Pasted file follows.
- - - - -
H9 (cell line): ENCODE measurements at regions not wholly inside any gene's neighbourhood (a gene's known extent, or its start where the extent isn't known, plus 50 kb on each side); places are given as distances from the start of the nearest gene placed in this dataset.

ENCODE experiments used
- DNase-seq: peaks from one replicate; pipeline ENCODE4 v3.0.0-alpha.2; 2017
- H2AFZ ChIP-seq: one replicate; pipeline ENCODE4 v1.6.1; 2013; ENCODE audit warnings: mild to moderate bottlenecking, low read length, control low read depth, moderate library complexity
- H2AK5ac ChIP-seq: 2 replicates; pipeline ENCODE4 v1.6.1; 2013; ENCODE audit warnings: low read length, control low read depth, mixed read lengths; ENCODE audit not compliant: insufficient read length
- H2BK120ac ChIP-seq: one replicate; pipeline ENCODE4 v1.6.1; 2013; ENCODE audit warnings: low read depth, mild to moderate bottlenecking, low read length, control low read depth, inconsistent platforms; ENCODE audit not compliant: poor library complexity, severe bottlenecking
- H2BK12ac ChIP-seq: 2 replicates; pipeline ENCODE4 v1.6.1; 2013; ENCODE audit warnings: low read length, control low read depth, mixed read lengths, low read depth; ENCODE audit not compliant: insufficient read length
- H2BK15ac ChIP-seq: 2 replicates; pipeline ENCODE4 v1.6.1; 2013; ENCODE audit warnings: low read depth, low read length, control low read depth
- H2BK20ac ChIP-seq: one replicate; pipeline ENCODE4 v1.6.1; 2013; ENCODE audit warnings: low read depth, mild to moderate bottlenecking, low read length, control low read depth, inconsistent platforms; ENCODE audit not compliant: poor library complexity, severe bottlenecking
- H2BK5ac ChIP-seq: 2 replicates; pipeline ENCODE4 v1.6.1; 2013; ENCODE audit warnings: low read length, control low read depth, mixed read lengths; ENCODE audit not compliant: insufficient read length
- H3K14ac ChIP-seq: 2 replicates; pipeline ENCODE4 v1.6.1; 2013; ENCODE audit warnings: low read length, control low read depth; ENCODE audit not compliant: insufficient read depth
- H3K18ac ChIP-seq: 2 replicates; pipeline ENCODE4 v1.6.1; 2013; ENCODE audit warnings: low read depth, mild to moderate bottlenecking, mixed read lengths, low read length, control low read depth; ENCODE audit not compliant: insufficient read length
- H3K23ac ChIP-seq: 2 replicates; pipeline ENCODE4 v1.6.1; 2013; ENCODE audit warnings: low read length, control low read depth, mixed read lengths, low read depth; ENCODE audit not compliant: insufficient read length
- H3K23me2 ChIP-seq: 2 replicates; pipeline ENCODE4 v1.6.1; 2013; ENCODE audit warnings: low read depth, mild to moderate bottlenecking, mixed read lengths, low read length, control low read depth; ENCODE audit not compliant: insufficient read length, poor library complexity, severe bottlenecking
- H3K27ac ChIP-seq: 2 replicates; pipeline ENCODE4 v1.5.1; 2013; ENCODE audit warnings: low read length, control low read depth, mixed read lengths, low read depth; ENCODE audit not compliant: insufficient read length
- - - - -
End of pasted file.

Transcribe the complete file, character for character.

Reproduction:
H9 (cell line): ENCODE measurements at regions not wholly inside any gene's neighbourhood (a gene's known extent, or its start where the extent isn't known, plus 50 kb on each side); places are given as distances from the start of the nearest gene placed in this dataset.

ENCODE experiments used
- DNase-seq: peaks from one replicate; pipeline ENCODE4 v3.0.0-alpha.2; 2017
- H2AFZ ChIP-seq: one replicate; pipeline ENCODE4 v1.6.1; 2013; ENCODE audit warnings: mild to moderate bottlenecking, low read length, control low read depth, moderate library complexity
- H2AK5ac ChIP-seq: 2 replicates; pipeline ENCODE4 v1.6.1; 2013; ENCODE audit warnings: low read length, control low read depth, mixed read lengths; ENCODE audit not compliant: insufficient read length
- H2BK120ac ChIP-seq: one replicate; pipeline ENCODE4 v1.6.1; 2013; ENCODE audit warnings: low read depth, mild to moderate bottlenecking, low read length, control low read depth, inconsistent platforms; ENCODE audit not compliant: poor library complexity, severe bottlenecking
- H2BK12ac ChIP-seq: 2 replicates; pipeline ENCODE4 v1.6.1; 2013; ENCODE audit warnings: low read length, control low read depth, mixed read lengths, low read depth; ENCODE audit not compliant: insufficient read length
- H2BK15ac ChIP-seq: 2 replicates; pipeline ENCODE4 v1.6.1; 2013; ENCODE audit warnings: low read depth, low read length, control low read depth
- H2BK20ac ChIP-seq: one replicate; pipeline ENCODE4 v1.6.1; 2013; ENCODE audit warnings: low read depth, mild to moderate bottlenecking, low read length, control low read depth, inconsistent platforms; ENCODE audit not compliant: poor library complexity, severe bottlenecking
- H2BK5ac ChIP-seq: 2 replicates; pipeline ENCODE4 v1.6.1; 2013; ENCODE audit warnings: low read length, control low read depth, mixed read lengths; ENCODE audit not compliant: insufficient read length
- H3K14ac ChIP-seq: 2 replicates; pipeline ENCODE4 v1.6.1; 2013; ENCODE audit warnings: low read length, control low read depth; ENCODE audit not compliant: insufficient read depth
- H3K18ac ChIP-seq: 2 replicates; pipeline ENCODE4 v1.6.1; 2013; ENCODE audit warnings: low read depth, mild to moderate bottlenecking, mixed read lengths, low read length, control low read depth; ENCODE audit not compliant: insufficient read length
- H3K23ac ChIP-seq: 2 replicates; pipeline ENCODE4 v1.6.1; 2013; ENCODE audit warnings: low read length, control low read depth, mixed read lengths, low read depth; ENCODE audit not compliant: insufficient read length
- H3K23me2 ChIP-seq: 2 replicates; pipeline ENCODE4 v1.6.1; 2013; ENCODE audit warnings: low read depth, mild to moderate bottlenecking, mixed read lengths, low read length, control low read depth; ENCODE audit not compliant: insufficient read length, poor library complexity, severe bottlenecking
- H3K27ac ChIP-seq: 2 replicates; pipeline ENCODE4 v1.5.1; 2013; ENCODE audit warnings: low read length, control low read depth, mixed read lengths, low read depth; ENCODE audit not compliant: insufficient read length